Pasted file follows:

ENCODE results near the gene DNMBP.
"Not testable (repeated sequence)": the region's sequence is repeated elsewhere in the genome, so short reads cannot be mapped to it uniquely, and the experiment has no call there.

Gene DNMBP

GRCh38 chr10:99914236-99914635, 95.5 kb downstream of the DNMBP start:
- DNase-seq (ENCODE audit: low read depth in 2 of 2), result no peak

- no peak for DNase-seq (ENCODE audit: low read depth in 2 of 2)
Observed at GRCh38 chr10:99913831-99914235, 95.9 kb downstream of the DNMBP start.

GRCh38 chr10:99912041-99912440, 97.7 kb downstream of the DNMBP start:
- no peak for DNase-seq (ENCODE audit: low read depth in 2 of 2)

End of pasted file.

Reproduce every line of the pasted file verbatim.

ENCODE results near the gene DNMBP.
"Not testable (repeated sequence)": the region's sequence is repeated elsewhere in the genome, so short reads cannot be mapped to it uniquely, and the experiment has no call there.

Gene DNMBP

GRCh38 chr10:99914236-99914635, 95.5 kb downstream of the DNMBP start:
- DNase-seq (ENCODE audit: low read depth in 2 of 2), result no peak

- no peak for DNase-seq (ENCODE audit: low read depth in 2 of 2)
Observed at GRCh38 chr10:99913831-99914235, 95.9 kb downstream of the DNMBP start.

GRCh38 chr10:99912041-99912440, 97.7 kb downstream of the DNMBP start:
- no peak for DNase-seq (ENCODE audit: low read depth in 2 of 2)